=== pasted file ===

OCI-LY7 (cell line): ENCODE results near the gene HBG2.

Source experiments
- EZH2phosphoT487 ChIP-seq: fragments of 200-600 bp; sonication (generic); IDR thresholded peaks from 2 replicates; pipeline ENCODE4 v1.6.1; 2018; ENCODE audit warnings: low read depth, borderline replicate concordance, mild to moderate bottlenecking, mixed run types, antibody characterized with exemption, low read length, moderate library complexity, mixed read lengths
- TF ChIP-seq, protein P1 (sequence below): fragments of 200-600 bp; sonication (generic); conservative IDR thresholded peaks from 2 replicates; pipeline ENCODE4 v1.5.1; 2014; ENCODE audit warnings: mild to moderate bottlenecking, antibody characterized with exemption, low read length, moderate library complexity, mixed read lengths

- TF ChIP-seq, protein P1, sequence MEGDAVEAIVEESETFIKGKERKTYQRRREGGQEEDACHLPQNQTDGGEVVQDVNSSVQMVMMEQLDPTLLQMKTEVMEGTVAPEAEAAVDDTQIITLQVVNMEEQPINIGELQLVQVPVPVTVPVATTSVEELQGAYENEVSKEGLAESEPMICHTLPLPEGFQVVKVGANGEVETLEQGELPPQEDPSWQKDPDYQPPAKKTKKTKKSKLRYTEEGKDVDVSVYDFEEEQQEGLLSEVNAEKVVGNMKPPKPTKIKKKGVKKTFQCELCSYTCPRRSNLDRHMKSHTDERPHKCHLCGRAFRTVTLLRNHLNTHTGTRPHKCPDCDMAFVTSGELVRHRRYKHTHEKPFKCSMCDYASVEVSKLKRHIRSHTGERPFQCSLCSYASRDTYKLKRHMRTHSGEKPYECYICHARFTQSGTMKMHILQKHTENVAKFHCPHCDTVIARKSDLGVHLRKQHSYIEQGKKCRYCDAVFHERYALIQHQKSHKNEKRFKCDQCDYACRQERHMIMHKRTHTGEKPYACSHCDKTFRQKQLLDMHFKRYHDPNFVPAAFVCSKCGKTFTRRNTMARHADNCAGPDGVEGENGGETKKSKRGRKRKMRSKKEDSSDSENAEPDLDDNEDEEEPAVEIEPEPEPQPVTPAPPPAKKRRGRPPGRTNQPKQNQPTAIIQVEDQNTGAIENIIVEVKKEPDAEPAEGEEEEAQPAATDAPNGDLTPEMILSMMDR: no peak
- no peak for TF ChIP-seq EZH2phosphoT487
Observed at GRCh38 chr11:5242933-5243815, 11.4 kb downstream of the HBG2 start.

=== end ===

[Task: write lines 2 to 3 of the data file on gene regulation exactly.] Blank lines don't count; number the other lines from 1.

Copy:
Source experiments
- EZH2phosphoT487 ChIP-seq: fragments of 200-600 bp; sonication (generic); IDR thresholded peaks from 2 replicates; pipeline ENCODE4 v1.6.1; 2018; ENCODE audit warnings: low read depth, borderline replicate concordance, mild to moderate bottlenecking, mixed run types, antibody characterized with exemption, low read length, moderate library complexity, mixed read lengths